Dec 7, 2015
Workers at the three American auto companies came close to permanently rejecting the contracts negotiated by UAW leaders. First with Chrysler; then, GM; then, Ford. This had never happened before in the whole 79-year history of the UAW. And workers did it with little organization.
This was something extraordinary.
Certainly, they were outraged that all three companies, turning in record profits, were not ready to return most of the sacrifices workers made during the last decades.
They were fed up, frustrated by hours that kept them chained to the plants, drudging away under conditions not far removed from the ones that had once prompted workers to organize a union.
They were angry that their kids and grandkids will not have the same possibility they once had to find a stable job.
When they saw how current retirees were disregarded once again, they knew they would have little hope of retiring in any thing other than poverty.
And all of this in a period when the auto companies and their executives were rolling in money, billions and billions of dollars, tens and hundreds of billions of dollars in a few years time.
But what really steeped the workers’ anger was the stance of the union, calling on the workers to put the companies’ interest first.
Auto workers had come face to face with the reality of what most unions are today and have long been: henchmen for the capitalist class, an apparatus inside the working class to control workers who resist.
But even when unions try to fight for the workers’ interests – and there still are some, in some situations – even then, they run up against the hard fact that the decisions made about what happens are never made at one plant or by one company.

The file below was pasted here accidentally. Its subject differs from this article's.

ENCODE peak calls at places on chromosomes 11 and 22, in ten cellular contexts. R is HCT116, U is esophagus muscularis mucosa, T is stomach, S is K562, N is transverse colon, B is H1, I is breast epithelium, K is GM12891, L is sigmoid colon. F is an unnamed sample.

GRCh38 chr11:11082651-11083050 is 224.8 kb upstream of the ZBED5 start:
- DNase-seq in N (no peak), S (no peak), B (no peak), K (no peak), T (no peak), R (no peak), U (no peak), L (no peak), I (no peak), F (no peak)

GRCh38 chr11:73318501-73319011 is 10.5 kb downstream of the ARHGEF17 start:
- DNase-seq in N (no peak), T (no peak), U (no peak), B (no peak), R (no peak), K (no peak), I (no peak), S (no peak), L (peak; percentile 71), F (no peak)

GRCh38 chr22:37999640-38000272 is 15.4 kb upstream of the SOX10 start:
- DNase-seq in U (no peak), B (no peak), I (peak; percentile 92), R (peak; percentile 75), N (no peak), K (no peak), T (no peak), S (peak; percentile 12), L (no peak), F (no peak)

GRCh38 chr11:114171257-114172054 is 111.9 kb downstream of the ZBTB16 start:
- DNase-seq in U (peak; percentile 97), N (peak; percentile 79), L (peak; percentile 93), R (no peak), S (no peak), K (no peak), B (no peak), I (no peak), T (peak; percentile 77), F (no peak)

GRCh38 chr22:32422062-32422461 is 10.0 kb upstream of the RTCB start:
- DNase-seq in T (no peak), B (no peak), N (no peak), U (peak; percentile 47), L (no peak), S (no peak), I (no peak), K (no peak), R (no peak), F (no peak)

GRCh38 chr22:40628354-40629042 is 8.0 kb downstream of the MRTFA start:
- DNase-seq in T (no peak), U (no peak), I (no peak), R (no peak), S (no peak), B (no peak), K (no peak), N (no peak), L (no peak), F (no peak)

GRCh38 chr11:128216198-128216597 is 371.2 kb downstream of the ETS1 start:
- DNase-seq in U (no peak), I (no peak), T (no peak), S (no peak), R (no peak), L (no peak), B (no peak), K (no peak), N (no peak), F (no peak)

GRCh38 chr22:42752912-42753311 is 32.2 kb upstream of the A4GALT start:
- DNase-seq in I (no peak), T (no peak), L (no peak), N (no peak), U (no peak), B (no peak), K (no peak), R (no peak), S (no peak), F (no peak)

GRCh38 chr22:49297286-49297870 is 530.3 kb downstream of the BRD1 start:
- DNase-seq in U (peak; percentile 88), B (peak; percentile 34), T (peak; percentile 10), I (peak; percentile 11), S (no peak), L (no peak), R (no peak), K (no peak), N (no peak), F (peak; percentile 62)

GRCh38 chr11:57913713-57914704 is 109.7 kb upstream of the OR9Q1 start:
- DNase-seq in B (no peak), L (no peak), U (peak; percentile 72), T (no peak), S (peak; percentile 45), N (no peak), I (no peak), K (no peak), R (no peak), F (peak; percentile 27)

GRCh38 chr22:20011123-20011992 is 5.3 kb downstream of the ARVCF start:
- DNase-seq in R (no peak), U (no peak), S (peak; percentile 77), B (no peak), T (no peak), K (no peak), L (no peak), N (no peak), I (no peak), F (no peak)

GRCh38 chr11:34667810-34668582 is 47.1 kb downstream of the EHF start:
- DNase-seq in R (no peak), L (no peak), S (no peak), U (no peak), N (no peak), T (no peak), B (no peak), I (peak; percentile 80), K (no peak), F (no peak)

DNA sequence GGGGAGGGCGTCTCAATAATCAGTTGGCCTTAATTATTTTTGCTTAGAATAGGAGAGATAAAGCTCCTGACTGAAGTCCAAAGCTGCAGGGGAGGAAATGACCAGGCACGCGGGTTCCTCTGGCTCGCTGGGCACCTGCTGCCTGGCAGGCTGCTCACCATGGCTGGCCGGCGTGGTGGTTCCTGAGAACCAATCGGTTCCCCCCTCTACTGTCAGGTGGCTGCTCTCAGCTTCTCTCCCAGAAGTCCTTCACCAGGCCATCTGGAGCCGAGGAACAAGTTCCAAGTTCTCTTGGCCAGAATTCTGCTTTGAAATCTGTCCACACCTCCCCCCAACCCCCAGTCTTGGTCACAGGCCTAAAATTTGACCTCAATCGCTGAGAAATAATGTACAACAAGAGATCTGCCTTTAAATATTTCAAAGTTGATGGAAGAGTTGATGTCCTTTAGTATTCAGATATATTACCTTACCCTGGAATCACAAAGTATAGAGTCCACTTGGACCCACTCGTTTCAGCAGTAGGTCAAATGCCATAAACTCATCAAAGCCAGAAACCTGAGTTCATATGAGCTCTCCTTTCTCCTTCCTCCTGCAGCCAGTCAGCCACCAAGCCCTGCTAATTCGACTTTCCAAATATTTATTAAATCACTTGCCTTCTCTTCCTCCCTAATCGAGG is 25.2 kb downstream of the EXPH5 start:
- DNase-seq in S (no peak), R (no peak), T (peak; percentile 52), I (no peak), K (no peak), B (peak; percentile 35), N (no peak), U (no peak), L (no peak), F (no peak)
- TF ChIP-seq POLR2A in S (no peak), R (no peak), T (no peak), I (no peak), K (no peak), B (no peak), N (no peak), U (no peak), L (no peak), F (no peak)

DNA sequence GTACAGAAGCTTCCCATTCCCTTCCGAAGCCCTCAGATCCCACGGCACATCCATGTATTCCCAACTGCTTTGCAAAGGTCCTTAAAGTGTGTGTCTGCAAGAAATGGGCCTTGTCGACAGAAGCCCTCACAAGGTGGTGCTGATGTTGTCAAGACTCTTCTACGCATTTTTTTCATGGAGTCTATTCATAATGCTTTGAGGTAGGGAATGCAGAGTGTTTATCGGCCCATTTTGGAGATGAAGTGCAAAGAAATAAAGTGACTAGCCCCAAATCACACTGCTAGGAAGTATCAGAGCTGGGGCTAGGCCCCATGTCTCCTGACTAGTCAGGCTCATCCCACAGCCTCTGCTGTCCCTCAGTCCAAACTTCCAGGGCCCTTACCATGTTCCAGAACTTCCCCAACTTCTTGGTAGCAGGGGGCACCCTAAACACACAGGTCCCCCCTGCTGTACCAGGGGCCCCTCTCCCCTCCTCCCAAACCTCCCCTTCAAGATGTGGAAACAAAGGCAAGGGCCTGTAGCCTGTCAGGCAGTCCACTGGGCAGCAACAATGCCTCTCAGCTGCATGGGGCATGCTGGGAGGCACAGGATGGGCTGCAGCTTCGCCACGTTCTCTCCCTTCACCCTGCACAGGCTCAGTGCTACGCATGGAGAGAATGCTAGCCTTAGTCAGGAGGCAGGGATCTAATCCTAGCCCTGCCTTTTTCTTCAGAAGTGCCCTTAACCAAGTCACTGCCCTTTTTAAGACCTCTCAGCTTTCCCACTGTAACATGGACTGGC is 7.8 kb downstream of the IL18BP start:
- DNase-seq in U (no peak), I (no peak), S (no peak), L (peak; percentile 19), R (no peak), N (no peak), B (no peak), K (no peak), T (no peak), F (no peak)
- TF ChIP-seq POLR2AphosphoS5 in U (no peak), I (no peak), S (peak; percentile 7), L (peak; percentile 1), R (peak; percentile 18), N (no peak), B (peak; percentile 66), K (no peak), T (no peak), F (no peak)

It is the capitalist class as a whole that today determines the fate of the whole society. This tiny minority, this minuscule class that has its hands gripped tightly around the throat of the whole country, settles our fate, every one of us.
But this capitalist class is only a minority, a tiny minority. What gives it power today is its ability to act as a single class on all important questions. That is, it has organizations that unify it. It controls and uses the two big parties, it has the whole state apparatus at its disposal: cops, courts, legislatures. It has armies, it effectively owns the dictators that run other countries.
In the face of this unified class, this organized class, the working class has only unions, organized by company or even by workplace or even by only part of a work place. Most workers aren’t organized at all.
The situation is absurd. The working class is by far the biggest class and the most important. Workers make everything run – factories, offices, banks, schools, even the prisons themselves. And yet the working class doesn’t benefit from its dominant role. It is not organized as a single class.
The working class needs its own party, a party whose aim will be to organize the fights and struggles of all working people, a party based on the conviction that “the working class and the employing class have nothing in common” – in the words of the IWW (Industrial Workers of the World), 110 years ago – a party that understands that racism is a cancer inside the working class, dividing us.
More than 100 years ago, Eugene Debs spoke at every gathering of workers, up and down this country, calling for a single working class party that would organize “not to conciliate the capitalist class, but to organize to fight against it.”
Those words from over a century ago wait to be realized in our day.